The Mosque of Amr Ibn El-Aas, constructed by Amr Ibn Al-As in 642 AD, is the first mosque built in both Egypt and Africa.
Amr was an Arab general who fought against the Romans and was hailed by the Copts as a liberator. He was later appointed governor by the Caliph. Amr founded a new capital, Al Fustat, that replaced the old one, Alexandria.
This mosque was built in the center of Al Fustat, surrounded by the houses there. Originally the mosque was overlooking the Nile on its Northwest side.
The mosque was referred to as both "the Crown of the Mosques" and "the Antique Mosque". Interestingly, the current features of the mosque are quite different from the original ones. Many reconstructions and restorations have taken place since the time its foundation was laid. The rectangular mosque was built with a low shed of wood and palm leaves, supported on columns of palm stems, stones, and mud bricks, while the floor was covered with gravel. This first simple mosque measures about 29 m. in length and 17 m. in width.
The most important change and last one was ordered by Governor Abdullah Ibn Taher, during the reign of Caliph Al Mamoun in the 9th century. He extended the mosque, adding a new area at the S.W. side. At that time the mosque measured 120 m. in length and 112 m. in width and represented the actual area of the mosque. At the end of the Fatimid period, the mosque was ruined due to the Al Fustat Fire in 1175 AD which lasted 54 days. Al Fustat was burnt by Shawer, the Vizier of the Fatimid Caliph Al Adid, to prevent the Crusaders from invading Al Fustat. Therefore Saladin rebuilt it and renovated it in 1179 AD. Just before the arrival of the French Expedition to Egypt Mourad Bey, one of the Mameluke leaders during the end of the 18th century demolished the mosque and later rebuilt it in 1796 AD. Mourad Bey changed the Iwan and the courtyard replacing the seven rows of columns in the qibla liwan with 6 and changing the bays to be perpendicular to the qibla wall instead of parallel. He is believed to have built the remaining minarets, one above the right entrance in the facade and the other situated above the right end of the qibla wall. He renovated the ceiling, covered the floor with mats, and provided the mosque with candelabras. He also made 4 foundation tablets, that still exist, bearing poetic verses praising and dating his achievements. One of these tablets is fixed to the qibla wall to the left of the Mihrab.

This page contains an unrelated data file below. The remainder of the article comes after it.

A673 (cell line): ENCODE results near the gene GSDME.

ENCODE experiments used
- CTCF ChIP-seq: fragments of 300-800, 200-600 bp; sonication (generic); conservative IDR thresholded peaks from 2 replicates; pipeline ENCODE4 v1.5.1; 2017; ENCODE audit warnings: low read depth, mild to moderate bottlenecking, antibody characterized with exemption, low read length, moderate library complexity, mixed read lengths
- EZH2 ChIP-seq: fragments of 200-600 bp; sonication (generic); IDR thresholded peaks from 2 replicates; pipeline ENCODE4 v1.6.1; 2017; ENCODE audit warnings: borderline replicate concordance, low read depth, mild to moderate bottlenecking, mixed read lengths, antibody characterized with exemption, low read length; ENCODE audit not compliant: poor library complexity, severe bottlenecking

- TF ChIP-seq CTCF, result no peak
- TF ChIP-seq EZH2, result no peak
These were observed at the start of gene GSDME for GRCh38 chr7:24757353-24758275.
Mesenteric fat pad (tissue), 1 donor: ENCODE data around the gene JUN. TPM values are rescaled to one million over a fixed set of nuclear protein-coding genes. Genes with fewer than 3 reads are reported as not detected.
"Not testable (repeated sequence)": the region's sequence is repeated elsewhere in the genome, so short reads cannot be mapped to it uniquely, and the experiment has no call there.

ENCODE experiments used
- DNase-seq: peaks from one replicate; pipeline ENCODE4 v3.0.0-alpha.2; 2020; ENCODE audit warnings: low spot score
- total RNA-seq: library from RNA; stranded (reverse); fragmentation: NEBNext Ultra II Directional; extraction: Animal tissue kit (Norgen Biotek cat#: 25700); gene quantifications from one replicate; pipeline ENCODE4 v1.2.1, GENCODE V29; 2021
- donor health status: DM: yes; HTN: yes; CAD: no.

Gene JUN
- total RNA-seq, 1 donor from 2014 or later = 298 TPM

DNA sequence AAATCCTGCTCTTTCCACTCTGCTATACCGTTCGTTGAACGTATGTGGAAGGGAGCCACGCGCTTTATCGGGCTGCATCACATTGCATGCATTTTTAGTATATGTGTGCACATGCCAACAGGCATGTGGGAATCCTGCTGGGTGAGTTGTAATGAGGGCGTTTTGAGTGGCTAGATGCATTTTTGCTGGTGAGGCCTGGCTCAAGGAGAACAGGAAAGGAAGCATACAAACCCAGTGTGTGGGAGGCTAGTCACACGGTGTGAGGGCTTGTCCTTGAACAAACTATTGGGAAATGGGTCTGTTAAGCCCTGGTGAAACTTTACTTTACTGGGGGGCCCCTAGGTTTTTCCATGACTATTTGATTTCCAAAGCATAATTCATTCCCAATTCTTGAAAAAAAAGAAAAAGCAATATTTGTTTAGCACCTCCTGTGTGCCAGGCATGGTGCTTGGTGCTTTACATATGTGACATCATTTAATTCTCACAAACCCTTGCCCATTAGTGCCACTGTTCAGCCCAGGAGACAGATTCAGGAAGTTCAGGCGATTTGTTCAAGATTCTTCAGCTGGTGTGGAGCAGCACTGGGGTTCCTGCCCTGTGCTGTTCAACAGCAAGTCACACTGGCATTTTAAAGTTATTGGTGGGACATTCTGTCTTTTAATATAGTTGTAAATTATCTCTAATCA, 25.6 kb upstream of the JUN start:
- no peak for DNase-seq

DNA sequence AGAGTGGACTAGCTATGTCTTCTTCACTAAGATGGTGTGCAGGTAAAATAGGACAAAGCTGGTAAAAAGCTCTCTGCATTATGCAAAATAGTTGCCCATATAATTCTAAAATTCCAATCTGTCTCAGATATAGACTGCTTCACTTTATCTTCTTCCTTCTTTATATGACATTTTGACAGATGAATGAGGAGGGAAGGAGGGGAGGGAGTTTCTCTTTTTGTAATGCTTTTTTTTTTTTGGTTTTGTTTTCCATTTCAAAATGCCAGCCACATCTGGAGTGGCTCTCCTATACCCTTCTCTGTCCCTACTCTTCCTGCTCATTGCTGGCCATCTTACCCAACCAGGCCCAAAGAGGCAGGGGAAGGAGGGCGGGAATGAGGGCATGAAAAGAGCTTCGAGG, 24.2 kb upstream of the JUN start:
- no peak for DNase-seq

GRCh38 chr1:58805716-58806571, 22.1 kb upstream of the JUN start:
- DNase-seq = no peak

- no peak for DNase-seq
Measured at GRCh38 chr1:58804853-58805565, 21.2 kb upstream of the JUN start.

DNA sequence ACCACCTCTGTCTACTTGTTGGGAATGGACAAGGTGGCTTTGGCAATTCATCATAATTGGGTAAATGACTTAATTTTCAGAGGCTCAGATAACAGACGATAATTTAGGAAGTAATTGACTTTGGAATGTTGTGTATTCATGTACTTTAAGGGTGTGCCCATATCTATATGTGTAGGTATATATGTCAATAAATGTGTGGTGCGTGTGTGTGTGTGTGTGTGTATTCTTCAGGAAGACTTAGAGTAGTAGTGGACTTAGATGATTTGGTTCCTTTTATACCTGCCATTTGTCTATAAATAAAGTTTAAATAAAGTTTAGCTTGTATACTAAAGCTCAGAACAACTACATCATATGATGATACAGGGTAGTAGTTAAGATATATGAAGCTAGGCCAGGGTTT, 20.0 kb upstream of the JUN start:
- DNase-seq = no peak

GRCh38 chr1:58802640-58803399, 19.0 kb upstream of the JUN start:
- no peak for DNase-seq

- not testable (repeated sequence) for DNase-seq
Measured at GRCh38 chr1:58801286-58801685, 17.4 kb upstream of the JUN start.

In 1906, during the reign of Khedive Abbas Helmy II, the mosque was restored entirely. These works were achieved by the Arab Antiquities Preservation Committee.
At the Southern corner of the qibla, Riwaq is a Mausoleum below a dome, perhaps belonging to Abdulla the son of Amr, but historians are unable to confirm this.
One of the most remarkable facts about that mosque is that it was not only a place for prayer but a type of intellectual university built 600 years before the foundation of Al Azhar mosque in Cairo. It was an important place where lesson circles and religious lectures were held. One of the most renowned religious professors and Imams who taught in this mosque was Mohamed Ibn Idris Al Shafi'.
As a side note, it is known that in the Western Addition (Ziada) there was once a court of law that saw many trials during these ancient times.